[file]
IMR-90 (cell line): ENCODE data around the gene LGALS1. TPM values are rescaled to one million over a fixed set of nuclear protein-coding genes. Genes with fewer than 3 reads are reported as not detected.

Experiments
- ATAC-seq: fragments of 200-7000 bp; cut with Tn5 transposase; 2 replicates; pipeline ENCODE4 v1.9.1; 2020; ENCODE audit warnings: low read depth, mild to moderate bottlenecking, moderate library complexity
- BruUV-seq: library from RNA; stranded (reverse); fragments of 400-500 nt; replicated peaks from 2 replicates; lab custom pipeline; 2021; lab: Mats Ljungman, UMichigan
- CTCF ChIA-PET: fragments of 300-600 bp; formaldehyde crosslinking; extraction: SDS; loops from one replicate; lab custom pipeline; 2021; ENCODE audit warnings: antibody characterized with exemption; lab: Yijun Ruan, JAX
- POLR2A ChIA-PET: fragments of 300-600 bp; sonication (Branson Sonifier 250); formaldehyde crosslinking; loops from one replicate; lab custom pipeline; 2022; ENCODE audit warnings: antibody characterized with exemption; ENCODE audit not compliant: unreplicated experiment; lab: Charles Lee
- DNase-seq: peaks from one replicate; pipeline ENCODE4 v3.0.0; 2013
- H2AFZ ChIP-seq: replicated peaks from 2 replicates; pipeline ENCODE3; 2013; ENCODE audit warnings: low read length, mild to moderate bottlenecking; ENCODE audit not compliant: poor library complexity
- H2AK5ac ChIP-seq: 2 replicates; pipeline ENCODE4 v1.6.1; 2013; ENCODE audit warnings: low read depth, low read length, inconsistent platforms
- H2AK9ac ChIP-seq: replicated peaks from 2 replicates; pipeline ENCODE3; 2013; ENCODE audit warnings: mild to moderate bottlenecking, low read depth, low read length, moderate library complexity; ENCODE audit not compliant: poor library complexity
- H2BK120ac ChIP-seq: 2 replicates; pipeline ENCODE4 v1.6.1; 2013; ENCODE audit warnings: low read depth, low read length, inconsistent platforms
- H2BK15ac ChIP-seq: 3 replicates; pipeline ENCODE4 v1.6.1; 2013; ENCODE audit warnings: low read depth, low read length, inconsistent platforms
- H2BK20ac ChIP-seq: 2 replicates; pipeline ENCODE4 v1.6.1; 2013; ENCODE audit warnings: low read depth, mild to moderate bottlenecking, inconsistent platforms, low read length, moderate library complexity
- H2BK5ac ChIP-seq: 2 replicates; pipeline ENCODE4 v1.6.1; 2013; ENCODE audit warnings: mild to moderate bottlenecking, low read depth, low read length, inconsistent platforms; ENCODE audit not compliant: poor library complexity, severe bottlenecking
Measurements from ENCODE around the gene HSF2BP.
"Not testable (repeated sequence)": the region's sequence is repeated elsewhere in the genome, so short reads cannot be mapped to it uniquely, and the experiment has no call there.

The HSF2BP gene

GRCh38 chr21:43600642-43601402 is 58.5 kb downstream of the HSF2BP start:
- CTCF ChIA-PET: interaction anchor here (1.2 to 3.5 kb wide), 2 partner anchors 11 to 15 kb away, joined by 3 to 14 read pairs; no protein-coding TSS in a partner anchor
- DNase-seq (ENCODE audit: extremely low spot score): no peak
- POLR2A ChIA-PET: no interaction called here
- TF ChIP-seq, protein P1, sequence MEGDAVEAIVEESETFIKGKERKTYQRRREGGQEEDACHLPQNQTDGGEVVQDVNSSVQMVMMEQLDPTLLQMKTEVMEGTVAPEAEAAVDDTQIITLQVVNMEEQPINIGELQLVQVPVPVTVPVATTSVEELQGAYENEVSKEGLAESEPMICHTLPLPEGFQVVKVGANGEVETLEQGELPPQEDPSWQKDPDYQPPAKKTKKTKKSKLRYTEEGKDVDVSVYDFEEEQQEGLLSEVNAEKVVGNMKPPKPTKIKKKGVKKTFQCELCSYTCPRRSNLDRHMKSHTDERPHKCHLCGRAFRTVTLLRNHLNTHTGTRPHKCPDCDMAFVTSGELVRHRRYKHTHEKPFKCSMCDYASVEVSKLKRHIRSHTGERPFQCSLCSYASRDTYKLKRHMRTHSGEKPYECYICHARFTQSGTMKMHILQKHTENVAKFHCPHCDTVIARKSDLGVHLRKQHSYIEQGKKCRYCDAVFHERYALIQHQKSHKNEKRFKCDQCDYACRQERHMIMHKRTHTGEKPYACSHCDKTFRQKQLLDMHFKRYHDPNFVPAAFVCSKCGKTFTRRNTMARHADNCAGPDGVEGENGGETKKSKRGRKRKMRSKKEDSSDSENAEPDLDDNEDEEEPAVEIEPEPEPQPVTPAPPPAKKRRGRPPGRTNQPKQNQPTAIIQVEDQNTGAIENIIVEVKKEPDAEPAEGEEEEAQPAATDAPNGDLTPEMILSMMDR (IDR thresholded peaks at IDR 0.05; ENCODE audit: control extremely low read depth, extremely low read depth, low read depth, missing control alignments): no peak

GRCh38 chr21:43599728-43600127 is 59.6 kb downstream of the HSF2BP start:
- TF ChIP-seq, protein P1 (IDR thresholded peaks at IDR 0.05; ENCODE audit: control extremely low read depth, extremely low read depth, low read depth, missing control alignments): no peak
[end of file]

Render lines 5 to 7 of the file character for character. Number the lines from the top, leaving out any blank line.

- CTCF ChIA-PET: fragments of 300-600 bp; formaldehyde crosslinking; extraction: SDS; loops from one replicate; lab custom pipeline; 2021; ENCODE audit warnings: antibody characterized with exemption; lab: Yijun Ruan, JAX
- POLR2A ChIA-PET: fragments of 300-600 bp; sonication (Branson Sonifier 250); formaldehyde crosslinking; loops from one replicate; lab custom pipeline; 2022; ENCODE audit warnings: antibody characterized with exemption; ENCODE audit not compliant: unreplicated experiment; lab: Charles Lee
- DNase-seq: peaks from one replicate; pipeline ENCODE4 v3.0.0; 2013